Israel and the United Arab Emirates have reached a deal to normalise relations, with Israel agreeing to suspend its controversial plans to annex parts of the occupied West Bank.
In a surprise statement by US President Donald Trump, who helped broker it, the countries called the accord “historic” and a breakthrough toward peace.Until now Israel has had no diplomatic relations with Gulf Arab countries. But shared worries over Iran have led to unofficial contacts between them.
Palestinian leaders were reportedly taken by surprise. A spokesman for President Mahmoud Abbas said the deal amounted to “treason”, and the Palestinian ambassador to the UAE was being recalled.
President Trump said:
“Now that the ice has been broken I expect more Arab and Muslim countries will follow the United Arab Emirates,” he told reporters in the Oval Office, saying there would be a signing ceremony at the White House in the coming weeks.
A US foreign policy victory?
In a TV address Mr. Netanyahu said he had “delayed” West Bank annexation plans, but those plans remain “on the table”. Annexation would make some West Bank areas officially part of Israel.
Mr. Netanyahu said Israel would co-operate with the UAE in developing a coronavirus vaccine, in energy, water, environmental protection and many other fields.
Analysts say the deal could mean a foreign policy victory for President Trump, who will seek re-election in November, and give a personal boost to Prime Minister Netanyahu, who is on trial for alleged corruption.
The UAE’s ambassador to the US, Yousef Al Otaiba, said the deal with Israel was “a win for diplomacy and for the region”, adding: “It is a significant advance in Arab-Israeli relations that lowers tensions and creates new energy for positive change”.
The White House was first off the mark in announcing the deal; it is perhaps a small diplomatic feather in President Trump’s cap at a time when his re-election prospects are looking more difficult.
For Israel’s embattled Prime Minister Netanyahu, it gets him off a hook of his own making; his much-vaunted promise to annex key parts of the occupied West Bank. This has proved undeliverable, not least due to US ambivalence and significant international opposition. Mr. Netanyahu may see this “peace initiative” with the UAE as something that could bolster his chances if he precipitates a further Israeli general election.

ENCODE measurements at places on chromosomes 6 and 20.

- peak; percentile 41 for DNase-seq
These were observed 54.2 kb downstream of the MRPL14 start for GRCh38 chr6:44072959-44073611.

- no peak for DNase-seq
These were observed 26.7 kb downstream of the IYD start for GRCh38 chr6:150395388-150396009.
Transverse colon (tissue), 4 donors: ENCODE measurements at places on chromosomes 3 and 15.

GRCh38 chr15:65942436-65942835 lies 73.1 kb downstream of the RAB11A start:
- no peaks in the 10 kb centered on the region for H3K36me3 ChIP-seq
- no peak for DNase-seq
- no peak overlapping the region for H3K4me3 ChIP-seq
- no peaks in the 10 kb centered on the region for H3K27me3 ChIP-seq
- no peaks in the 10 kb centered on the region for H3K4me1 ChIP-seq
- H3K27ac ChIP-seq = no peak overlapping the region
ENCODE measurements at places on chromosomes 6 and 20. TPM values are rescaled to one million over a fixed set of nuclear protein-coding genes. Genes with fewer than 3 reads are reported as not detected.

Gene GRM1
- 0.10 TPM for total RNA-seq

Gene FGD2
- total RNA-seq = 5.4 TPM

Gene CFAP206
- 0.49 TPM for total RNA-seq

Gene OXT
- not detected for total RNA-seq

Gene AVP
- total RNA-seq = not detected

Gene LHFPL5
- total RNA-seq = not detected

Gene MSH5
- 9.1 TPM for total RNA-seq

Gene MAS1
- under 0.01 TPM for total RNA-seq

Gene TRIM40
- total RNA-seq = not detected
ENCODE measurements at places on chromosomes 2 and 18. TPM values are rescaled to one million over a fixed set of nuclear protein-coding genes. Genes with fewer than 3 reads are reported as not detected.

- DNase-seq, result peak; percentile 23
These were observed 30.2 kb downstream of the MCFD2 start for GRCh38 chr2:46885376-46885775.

For the UAE, it is harder to say precisely what the immediate benefits are, though its relations with Washington will be strengthened and the deal with Israel may yield significant economic, security and scientific benefits.
Overall this is an agreement that potentially could offer both more and less than might first appear. And as far as the Palestinians are concerned, it is hard to see this news creating anything other than frustration, that they have once again been pushed to the sidelines.
What has been agreed?
In the coming weeks delegations from Israel and the UAE will meet to sign bilateral deals regarding investment, tourism, direct flights, security, telecommunications, technology, energy, healthcare, culture, the environment, the establishment of reciprocal embassies, and other areas of mutual benefit.
“Opening direct ties between two of the Middle East’s most dynamic societies and advanced economies will transform the region by spurring economic growth, enhancing technological innovation, and forging closer people-to-people relations,” the joint statement says.
The UAE Minister of State for Foreign Affairs, Anwar Gargash, said the UAE’s recognition of Israel was “a very bold step” to stop the “ticking time bomb” of Israel’s annexation of the West Bank. He said the UAE saw this as “a stoppage of the annexation, not a suspension”.
Asked aboutPalestinian criticism of the UAE move, he recognised that the region was very polarised and he expected to hear “the usual noise”. “We agonised over this,” he said, but eventually decided “let’s do it”.
The joint statement says Israel will “focus its efforts now on expanding ties with other countries in the Arab and Muslim world”, and that the US and UAE will work to achieve that goal.
How have others reacted?
UK Prime Minister Boris Johnson said “it was my profound hope that annexation did not go ahead in the West Bank and today’s agreement to suspend those plans is a welcome step on the road to a more peaceful Middle East”.
Egyptian President Abdul Fattah al-Sisi welcomed the deal while Jordan’s Foreign Minister Ayman Safadi said the agreement could help push ahead stalled peace negotiations.But a senior Palestinian official, Hanan Ashrawi, condemned the deal, saying the UAE had “come out in the open on its secret dealings/normalisation with Israel” and telling Prince Mohammed: “May you never be sold out by your ‘friends’.”
Iran’s Tasnim news agency, linked to Iran’s powerful Revolutionary Guards, called the accord “shameful”. And in Gaza, the Hamas militant group called the deal a “stabbing in the back of our people.”